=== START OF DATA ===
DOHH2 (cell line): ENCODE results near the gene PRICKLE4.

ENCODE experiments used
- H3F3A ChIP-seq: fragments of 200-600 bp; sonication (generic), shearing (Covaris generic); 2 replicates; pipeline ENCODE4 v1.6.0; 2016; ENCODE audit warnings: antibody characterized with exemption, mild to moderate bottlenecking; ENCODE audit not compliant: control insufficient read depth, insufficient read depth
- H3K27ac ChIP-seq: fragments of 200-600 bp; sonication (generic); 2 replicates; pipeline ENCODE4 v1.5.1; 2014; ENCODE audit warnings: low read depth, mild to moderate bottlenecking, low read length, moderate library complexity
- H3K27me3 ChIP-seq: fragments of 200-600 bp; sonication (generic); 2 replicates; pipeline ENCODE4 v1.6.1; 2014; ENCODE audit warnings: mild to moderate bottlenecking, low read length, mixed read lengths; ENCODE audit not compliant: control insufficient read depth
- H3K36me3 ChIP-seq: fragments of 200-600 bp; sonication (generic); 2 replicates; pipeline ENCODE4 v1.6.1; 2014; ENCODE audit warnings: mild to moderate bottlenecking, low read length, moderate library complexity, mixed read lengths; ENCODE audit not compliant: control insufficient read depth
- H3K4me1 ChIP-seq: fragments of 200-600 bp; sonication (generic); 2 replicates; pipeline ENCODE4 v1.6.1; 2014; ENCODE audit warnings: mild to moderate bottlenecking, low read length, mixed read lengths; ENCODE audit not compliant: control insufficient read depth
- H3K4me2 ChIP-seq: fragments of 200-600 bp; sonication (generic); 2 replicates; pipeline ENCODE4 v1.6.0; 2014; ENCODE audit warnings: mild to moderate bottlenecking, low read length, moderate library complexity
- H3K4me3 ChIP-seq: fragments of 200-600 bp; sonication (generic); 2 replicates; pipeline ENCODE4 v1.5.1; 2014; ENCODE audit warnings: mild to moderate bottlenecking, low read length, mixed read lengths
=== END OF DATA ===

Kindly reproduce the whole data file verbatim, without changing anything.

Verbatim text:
DOHH2 (cell line): ENCODE results near the gene PRICKLE4.

ENCODE experiments used
- H3F3A ChIP-seq: fragments of 200-600 bp; sonication (generic), shearing (Covaris generic); 2 replicates; pipeline ENCODE4 v1.6.0; 2016; ENCODE audit warnings: antibody characterized with exemption, mild to moderate bottlenecking; ENCODE audit not compliant: control insufficient read depth, insufficient read depth
- H3K27ac ChIP-seq: fragments of 200-600 bp; sonication (generic); 2 replicates; pipeline ENCODE4 v1.5.1; 2014; ENCODE audit warnings: low read depth, mild to moderate bottlenecking, low read length, moderate library complexity
- H3K27me3 ChIP-seq: fragments of 200-600 bp; sonication (generic); 2 replicates; pipeline ENCODE4 v1.6.1; 2014; ENCODE audit warnings: mild to moderate bottlenecking, low read length, mixed read lengths; ENCODE audit not compliant: control insufficient read depth
- H3K36me3 ChIP-seq: fragments of 200-600 bp; sonication (generic); 2 replicates; pipeline ENCODE4 v1.6.1; 2014; ENCODE audit warnings: mild to moderate bottlenecking, low read length, moderate library complexity, mixed read lengths; ENCODE audit not compliant: control insufficient read depth
- H3K4me1 ChIP-seq: fragments of 200-600 bp; sonication (generic); 2 replicates; pipeline ENCODE4 v1.6.1; 2014; ENCODE audit warnings: mild to moderate bottlenecking, low read length, mixed read lengths; ENCODE audit not compliant: control insufficient read depth
- H3K4me2 ChIP-seq: fragments of 200-600 bp; sonication (generic); 2 replicates; pipeline ENCODE4 v1.6.0; 2014; ENCODE audit warnings: mild to moderate bottlenecking, low read length, moderate library complexity
- H3K4me3 ChIP-seq: fragments of 200-600 bp; sonication (generic); 2 replicates; pipeline ENCODE4 v1.5.1; 2014; ENCODE audit warnings: mild to moderate bottlenecking, low read length, mixed read lengths